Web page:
|Publication number||US5668621 A|
|Application number||US 08/639,551|
|Publication date||Sep 16, 1997|
|Filing date||Apr 29, 1996|
|Priority date||Apr 28, 1995|
|Publication number||08639551, 639551, US 5668621 A, US 5668621A, US-A-5668621, US5668621 A, US5668621A|
|Original Assignee||Nidek Company, Ltd.|
|Export Citation||BiBTeX, EndNote, RefMan|
|Patent Citations (8), Referenced by (40), Classifications (10), Legal Events (6)|
|External Links: USPTO, USPTO Assignment, Espacenet|
1. Field of the Invention
The present invention relates to a fundus camera, more particularly to a handheld apparatus for fundoscopic photo-imaging, particularly suitable for lying patients, newborns and children, animals, and handicapped persons.
2. Description of the Related Art
There was proposed two types of illumination system for the conventional handheld fundus cameras.
One is the separate illumination type, having illumination system in which a small prism is positioned slightly below the imaging light axis between the objective lens in the photo-imaging system and the eye of a patient for illuminating the eye transversally upwardly from the bottom side, for separating the illumination system from the photo-imaging system.
The other is the coaxial illumination type, in which half-mirror is placed between the objective lens of the photo-imaging system and the eye for achieving illumination with the axis of the illumination system positioned coaxially with that of the photo-imaging system.
The separate illumination type has advantages that the optical system is simple and a sufficient amount of reflected light may be obtained to achieve compact illumination. However it has a problem that the working range is very short. That is, short working range between the eye and the apparatus may lead to cause patients to feel danger and/or constraint to affect to examination by repetitive blinking and/or distractive eye movement.
On the other hand, the coaxial illumination type has advantages that the working range of the optical system may be elongated as compared with the separate illumination type. However, there is loss of light to decrease the amount of light approximately one quarter so that in case of fundus cameras the illuminating light source has to be powered up and the size thereof has to be grown to achieve sufficient amount of light required.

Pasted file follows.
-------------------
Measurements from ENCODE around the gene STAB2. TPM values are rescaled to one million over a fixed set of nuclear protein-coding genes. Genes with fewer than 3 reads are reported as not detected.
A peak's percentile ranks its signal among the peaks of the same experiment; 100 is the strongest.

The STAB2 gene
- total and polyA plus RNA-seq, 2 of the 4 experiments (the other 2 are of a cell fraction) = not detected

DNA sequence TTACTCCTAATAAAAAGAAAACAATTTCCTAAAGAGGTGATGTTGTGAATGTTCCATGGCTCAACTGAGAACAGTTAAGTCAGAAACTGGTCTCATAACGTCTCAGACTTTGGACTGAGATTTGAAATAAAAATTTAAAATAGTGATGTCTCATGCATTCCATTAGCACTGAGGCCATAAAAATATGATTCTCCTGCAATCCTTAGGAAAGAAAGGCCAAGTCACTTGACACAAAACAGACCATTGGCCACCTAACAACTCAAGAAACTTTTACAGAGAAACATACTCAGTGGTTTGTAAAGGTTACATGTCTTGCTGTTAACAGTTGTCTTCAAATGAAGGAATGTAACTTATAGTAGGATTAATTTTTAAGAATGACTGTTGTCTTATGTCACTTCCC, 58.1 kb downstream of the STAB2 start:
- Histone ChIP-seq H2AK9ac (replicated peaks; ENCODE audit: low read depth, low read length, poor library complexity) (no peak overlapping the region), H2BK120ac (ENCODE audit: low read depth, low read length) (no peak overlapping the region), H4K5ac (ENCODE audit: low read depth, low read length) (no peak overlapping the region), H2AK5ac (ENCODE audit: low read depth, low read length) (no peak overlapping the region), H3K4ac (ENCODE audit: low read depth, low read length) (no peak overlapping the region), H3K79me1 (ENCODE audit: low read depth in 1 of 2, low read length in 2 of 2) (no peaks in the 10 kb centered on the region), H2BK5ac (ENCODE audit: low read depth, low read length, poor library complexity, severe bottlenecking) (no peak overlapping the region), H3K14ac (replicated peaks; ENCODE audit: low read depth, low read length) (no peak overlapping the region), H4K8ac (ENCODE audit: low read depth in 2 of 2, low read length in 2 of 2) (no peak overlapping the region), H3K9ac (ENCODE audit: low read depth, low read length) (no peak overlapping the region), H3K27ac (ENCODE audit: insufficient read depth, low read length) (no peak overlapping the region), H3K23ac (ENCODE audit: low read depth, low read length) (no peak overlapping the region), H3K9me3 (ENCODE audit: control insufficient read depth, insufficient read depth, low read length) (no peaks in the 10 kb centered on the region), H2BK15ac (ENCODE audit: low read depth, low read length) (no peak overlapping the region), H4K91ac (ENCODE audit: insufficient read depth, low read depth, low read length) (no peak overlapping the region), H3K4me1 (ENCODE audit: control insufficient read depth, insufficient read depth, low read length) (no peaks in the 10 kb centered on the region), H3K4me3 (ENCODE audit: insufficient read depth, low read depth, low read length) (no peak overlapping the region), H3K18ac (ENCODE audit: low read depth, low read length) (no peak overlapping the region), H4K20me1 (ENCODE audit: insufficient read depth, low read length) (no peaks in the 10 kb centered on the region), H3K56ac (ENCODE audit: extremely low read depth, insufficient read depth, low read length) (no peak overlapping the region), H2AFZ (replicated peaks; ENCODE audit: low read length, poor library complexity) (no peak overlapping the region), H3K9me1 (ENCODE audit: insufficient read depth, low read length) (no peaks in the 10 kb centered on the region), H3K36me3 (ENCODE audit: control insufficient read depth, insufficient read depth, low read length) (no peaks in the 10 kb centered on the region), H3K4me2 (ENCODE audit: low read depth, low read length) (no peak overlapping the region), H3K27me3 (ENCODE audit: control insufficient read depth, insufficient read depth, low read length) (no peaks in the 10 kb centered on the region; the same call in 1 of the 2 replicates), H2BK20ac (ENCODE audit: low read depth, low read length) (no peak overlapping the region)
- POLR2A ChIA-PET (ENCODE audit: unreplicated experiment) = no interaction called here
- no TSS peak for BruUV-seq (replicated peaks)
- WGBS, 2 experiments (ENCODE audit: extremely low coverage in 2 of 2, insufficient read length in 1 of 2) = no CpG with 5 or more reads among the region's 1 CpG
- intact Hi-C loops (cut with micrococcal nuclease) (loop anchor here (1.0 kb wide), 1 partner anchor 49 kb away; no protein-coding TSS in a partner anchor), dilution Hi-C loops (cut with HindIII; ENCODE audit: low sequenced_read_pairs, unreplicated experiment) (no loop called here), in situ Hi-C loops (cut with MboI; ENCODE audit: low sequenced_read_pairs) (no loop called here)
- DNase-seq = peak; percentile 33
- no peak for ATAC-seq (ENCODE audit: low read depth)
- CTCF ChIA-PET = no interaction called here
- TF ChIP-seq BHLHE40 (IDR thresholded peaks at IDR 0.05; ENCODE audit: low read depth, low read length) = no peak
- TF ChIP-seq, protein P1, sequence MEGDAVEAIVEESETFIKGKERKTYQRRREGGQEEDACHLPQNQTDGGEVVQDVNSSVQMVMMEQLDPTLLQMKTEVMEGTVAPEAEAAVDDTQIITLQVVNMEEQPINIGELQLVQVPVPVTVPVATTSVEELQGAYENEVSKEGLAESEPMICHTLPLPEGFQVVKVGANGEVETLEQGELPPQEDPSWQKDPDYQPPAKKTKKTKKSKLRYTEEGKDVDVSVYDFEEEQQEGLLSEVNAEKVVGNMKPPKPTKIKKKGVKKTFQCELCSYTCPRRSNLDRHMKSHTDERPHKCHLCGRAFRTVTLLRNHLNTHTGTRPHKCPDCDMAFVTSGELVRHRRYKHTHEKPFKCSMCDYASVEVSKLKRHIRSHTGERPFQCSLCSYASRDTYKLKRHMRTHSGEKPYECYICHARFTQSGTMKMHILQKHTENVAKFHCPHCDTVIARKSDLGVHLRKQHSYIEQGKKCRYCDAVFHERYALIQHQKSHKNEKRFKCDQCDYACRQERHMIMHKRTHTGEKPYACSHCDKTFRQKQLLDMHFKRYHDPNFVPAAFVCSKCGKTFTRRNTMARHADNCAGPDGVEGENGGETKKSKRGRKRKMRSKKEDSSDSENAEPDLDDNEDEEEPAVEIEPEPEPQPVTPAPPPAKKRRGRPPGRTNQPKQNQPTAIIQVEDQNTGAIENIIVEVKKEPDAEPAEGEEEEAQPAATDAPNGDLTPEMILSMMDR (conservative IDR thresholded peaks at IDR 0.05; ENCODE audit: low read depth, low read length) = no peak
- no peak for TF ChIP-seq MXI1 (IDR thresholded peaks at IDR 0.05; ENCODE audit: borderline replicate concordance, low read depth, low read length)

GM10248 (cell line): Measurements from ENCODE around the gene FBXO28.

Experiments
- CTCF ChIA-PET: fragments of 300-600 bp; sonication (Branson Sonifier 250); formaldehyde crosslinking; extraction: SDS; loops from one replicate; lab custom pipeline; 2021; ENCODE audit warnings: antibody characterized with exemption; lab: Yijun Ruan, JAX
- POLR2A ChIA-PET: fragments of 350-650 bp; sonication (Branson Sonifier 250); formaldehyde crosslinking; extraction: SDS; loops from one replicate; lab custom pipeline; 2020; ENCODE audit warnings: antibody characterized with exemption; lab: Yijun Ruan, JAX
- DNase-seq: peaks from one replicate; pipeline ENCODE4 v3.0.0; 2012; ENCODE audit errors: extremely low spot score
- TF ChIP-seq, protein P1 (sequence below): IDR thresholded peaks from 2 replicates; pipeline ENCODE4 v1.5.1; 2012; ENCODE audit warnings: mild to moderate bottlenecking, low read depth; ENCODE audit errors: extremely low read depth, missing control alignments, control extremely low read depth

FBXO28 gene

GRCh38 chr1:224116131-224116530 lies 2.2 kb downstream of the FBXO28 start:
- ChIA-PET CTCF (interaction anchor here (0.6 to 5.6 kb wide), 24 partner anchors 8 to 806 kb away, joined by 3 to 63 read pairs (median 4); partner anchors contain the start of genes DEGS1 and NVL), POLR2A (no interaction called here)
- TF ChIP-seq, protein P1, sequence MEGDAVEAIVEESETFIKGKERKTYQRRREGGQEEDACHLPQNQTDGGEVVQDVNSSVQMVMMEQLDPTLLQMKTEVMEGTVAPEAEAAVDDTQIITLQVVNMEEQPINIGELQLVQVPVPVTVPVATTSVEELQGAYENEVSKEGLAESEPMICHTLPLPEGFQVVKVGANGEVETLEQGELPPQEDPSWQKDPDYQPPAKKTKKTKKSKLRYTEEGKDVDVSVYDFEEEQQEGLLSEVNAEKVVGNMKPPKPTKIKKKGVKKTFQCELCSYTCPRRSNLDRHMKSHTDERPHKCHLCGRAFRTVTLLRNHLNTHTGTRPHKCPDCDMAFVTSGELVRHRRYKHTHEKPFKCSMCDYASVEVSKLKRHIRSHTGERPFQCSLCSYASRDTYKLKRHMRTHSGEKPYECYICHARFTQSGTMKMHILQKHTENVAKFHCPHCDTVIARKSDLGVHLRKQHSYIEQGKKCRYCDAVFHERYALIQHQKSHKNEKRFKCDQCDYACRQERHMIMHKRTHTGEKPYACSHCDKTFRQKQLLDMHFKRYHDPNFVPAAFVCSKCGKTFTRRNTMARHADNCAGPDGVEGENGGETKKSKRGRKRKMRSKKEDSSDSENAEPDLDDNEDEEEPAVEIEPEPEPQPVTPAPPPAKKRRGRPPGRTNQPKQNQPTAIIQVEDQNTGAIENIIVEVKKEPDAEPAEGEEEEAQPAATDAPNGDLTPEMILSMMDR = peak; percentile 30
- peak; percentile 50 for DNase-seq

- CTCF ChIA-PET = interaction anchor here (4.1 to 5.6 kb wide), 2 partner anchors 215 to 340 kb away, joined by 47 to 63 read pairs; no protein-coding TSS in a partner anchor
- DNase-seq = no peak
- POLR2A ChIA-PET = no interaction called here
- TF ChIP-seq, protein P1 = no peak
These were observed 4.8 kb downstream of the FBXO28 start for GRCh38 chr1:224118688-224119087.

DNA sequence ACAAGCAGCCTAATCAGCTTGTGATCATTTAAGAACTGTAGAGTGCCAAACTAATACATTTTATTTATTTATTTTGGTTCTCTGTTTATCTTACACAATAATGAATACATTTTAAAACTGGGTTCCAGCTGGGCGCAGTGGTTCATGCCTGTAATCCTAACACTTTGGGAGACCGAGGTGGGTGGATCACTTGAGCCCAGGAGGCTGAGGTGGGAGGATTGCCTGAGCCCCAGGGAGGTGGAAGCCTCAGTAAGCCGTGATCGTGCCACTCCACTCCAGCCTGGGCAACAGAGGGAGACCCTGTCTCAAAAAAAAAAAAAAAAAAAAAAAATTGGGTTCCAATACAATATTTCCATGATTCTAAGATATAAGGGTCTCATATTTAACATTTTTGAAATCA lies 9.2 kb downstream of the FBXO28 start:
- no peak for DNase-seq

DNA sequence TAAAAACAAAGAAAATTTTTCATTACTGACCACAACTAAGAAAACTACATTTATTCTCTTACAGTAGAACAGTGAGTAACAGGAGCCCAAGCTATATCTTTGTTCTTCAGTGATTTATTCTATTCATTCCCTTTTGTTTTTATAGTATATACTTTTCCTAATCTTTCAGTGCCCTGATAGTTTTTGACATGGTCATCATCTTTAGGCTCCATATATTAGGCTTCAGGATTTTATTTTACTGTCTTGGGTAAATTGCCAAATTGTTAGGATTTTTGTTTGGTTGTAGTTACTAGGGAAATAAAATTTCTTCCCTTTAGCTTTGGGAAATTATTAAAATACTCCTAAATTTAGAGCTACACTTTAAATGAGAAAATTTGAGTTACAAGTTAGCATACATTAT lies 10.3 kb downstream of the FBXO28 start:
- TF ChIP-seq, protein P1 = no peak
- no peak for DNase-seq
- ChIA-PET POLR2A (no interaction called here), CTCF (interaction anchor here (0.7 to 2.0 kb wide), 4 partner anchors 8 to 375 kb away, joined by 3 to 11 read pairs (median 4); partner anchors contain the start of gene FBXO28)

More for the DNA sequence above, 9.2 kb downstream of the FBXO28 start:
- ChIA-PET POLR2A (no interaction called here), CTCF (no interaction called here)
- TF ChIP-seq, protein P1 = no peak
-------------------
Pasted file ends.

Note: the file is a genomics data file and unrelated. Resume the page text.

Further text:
In both types of illumination, the only way for determining the working distance from the camera to the eye in practice is to collimate illumination light into the anterior of the eye for confirmation, then starting aligning the camera with the eye while observing the light bundle from one side, then looking into the observation through eyepiece by holding the camera so as to maintain the positional relationship with the eye to fine tune of the camera position (incoming illumination, site of imaging, etc.) by finding the fundus image on the view screen. Thus the way of photo-imaging with a handheld camera was relatively instable. As the former type in particular is required to be closer (working distance 5 mm with view angle 30°), this procedure is necessary for ensuring the safety. Even the latter type which is to be farther (working distance 10 mm for view angle 30°), similar procedure is allowed when the operator feels anxiety to keep safety.
Furthermore, as conventional handheld fundus cameras used intensive visible light to be introduced into the fundus for alignment, the subject had to tolerate the introduced illumination light. The situation was undesirable particularly for the lying patients, newborns and children, and animals.
The present invention has been made in view of the above circumstances and has an object to overcome the above problems, and to provide a fundus camera which may ensure sufficient working distance to the eye being examined as a handheld type.